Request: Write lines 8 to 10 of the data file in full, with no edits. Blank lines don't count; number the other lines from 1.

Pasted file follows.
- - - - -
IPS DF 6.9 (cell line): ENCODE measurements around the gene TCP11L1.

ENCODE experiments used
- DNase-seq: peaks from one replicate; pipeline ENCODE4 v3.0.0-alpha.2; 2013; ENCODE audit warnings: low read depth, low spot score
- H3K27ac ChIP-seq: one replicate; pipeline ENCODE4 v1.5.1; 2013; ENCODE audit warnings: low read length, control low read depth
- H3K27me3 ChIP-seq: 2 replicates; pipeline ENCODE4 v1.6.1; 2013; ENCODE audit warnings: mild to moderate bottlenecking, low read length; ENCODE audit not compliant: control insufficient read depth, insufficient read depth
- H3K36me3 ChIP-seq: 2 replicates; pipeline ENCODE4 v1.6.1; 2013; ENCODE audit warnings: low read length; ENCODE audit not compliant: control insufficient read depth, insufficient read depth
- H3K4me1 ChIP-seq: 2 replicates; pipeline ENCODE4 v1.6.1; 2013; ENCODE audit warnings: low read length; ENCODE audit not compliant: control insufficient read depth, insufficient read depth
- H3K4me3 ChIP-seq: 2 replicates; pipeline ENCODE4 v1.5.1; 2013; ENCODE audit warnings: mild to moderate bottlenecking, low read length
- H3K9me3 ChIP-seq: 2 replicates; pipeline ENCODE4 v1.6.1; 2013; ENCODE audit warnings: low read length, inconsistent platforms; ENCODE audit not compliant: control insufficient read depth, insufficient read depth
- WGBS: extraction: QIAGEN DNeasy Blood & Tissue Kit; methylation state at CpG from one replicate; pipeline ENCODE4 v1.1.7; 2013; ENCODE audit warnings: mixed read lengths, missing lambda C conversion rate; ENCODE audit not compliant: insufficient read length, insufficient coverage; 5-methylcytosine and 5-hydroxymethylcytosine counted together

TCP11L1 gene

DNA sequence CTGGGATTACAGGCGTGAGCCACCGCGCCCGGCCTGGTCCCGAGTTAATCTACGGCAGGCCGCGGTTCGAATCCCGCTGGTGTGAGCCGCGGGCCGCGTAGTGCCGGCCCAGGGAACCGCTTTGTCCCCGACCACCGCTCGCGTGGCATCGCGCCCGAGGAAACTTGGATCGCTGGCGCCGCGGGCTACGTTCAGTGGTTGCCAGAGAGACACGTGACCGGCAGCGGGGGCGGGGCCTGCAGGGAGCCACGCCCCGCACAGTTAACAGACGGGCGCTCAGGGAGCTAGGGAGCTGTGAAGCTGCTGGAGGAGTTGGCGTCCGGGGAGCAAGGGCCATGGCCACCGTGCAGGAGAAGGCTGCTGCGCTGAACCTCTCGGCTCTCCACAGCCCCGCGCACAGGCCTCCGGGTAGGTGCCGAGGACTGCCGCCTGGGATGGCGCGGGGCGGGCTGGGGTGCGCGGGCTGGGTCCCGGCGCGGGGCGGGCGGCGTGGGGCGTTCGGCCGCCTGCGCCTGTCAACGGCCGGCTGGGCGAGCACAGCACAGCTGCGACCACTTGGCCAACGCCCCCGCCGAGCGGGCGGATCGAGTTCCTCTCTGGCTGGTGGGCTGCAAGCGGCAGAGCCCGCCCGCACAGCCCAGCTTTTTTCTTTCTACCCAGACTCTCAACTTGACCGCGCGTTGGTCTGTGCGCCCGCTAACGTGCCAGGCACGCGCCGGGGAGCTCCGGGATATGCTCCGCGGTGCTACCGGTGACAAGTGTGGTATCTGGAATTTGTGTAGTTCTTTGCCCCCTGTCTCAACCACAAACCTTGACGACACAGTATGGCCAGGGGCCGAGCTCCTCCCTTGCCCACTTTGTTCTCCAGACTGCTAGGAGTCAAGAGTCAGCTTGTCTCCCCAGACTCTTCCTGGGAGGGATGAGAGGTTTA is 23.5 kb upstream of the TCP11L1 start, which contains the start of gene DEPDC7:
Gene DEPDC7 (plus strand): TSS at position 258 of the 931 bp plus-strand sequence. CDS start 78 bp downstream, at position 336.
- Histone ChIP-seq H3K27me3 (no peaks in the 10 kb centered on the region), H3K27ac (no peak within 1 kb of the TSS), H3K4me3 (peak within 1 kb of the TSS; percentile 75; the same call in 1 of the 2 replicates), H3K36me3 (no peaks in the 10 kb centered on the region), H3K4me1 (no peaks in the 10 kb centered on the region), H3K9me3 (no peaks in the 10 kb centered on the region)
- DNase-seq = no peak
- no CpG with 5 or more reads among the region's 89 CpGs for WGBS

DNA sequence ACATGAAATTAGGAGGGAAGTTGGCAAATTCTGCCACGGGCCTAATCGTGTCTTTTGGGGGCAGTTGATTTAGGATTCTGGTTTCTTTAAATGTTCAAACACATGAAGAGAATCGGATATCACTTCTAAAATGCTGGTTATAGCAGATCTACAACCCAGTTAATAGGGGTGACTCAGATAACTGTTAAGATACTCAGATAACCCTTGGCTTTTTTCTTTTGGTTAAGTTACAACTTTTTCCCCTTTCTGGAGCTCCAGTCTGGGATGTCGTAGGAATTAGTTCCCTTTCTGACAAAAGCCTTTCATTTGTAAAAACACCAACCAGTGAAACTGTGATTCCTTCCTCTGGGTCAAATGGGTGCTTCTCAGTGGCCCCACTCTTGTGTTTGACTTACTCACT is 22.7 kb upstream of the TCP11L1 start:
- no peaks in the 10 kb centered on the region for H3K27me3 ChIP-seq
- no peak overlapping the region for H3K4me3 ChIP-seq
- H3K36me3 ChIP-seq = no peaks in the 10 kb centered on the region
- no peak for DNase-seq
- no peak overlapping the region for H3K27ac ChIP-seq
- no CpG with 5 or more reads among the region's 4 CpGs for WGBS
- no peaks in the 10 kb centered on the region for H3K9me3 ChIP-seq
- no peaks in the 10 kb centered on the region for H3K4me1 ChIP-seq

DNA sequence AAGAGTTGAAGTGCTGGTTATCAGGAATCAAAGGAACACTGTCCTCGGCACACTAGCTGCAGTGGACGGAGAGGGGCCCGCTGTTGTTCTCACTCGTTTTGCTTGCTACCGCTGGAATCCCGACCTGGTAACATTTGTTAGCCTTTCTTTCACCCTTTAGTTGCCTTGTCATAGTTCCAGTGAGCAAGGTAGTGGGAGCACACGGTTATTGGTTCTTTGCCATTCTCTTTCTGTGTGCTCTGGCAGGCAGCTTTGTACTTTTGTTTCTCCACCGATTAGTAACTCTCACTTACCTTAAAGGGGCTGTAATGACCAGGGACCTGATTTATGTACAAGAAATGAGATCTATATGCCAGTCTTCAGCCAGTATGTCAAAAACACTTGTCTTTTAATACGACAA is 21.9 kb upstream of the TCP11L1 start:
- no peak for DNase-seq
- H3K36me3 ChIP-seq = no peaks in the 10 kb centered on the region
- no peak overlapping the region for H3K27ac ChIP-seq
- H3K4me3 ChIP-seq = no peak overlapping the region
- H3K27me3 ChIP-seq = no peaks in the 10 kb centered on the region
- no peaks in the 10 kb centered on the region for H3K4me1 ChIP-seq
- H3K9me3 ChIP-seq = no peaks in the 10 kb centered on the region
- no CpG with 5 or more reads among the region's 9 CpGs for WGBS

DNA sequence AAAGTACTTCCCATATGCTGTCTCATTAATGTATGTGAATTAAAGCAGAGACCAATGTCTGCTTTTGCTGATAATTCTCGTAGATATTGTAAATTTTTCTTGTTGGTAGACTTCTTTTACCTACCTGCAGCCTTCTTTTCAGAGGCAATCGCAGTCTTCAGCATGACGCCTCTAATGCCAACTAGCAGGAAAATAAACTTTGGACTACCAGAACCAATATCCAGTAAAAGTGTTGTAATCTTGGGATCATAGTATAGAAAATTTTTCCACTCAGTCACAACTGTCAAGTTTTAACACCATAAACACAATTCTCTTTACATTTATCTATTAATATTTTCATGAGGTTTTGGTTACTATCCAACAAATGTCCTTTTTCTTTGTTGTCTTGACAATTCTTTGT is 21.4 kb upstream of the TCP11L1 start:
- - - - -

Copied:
- H3K4me3 ChIP-seq: 2 replicates; pipeline ENCODE4 v1.5.1; 2013; ENCODE audit warnings: mild to moderate bottlenecking, low read length
- H3K9me3 ChIP-seq: 2 replicates; pipeline ENCODE4 v1.6.1; 2013; ENCODE audit warnings: low read length, inconsistent platforms; ENCODE audit not compliant: control insufficient read depth, insufficient read depth
- WGBS: extraction: QIAGEN DNeasy Blood & Tissue Kit; methylation state at CpG from one replicate; pipeline ENCODE4 v1.1.7; 2013; ENCODE audit warnings: mixed read lengths, missing lambda C conversion rate; ENCODE audit not compliant: insufficient read length, insufficient coverage; 5-methylcytosine and 5-hydroxymethylcytosine counted together